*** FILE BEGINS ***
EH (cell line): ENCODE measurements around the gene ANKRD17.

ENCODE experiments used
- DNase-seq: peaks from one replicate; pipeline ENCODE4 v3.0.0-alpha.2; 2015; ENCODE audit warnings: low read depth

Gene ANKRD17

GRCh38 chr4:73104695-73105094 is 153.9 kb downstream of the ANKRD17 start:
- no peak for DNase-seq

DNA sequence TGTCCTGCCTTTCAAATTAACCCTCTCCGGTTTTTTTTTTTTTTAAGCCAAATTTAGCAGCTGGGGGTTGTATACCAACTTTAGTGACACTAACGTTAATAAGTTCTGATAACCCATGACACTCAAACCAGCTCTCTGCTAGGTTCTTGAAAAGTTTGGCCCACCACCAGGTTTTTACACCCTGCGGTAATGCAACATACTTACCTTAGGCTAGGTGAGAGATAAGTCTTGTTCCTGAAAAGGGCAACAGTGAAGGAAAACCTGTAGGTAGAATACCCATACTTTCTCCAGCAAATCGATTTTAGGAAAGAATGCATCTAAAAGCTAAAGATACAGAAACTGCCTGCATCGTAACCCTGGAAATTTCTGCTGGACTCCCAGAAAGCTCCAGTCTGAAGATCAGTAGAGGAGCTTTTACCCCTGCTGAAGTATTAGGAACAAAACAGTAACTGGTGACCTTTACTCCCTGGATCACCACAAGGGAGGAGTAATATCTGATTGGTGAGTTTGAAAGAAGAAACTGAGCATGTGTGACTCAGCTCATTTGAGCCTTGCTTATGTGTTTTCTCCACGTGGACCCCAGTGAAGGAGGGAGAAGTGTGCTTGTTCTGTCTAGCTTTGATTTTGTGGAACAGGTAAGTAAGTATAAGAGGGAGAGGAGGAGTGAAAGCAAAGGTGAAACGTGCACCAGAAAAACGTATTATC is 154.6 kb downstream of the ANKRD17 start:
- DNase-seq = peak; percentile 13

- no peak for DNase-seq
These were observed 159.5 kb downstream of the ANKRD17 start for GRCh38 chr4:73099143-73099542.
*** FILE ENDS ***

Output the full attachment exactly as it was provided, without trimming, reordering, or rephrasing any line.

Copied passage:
EH (cell line): ENCODE measurements around the gene ANKRD17.

ENCODE experiments used
- DNase-seq: peaks from one replicate; pipeline ENCODE4 v3.0.0-alpha.2; 2015; ENCODE audit warnings: low read depth

Gene ANKRD17

GRCh38 chr4:73104695-73105094 is 153.9 kb downstream of the ANKRD17 start:
- no peak for DNase-seq

DNA sequence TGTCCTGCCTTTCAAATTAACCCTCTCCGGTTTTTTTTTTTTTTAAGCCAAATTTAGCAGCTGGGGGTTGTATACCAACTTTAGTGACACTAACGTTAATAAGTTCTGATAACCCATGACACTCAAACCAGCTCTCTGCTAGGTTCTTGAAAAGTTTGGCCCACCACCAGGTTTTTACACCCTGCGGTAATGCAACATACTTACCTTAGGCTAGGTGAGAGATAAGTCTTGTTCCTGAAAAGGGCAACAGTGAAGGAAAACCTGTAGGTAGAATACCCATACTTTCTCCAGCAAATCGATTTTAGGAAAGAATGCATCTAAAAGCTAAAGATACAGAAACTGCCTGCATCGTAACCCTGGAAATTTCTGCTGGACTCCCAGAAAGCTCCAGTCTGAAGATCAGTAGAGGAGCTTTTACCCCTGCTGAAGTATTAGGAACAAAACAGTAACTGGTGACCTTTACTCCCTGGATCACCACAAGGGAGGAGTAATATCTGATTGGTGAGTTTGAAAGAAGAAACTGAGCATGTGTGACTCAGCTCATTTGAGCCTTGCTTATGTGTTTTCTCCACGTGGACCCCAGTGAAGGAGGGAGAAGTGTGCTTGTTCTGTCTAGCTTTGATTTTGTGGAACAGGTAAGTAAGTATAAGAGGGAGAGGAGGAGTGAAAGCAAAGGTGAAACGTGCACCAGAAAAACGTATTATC is 154.6 kb downstream of the ANKRD17 start:
- DNase-seq = peak; percentile 13

- no peak for DNase-seq
These were observed 159.5 kb downstream of the ANKRD17 start for GRCh38 chr4:73099143-73099542.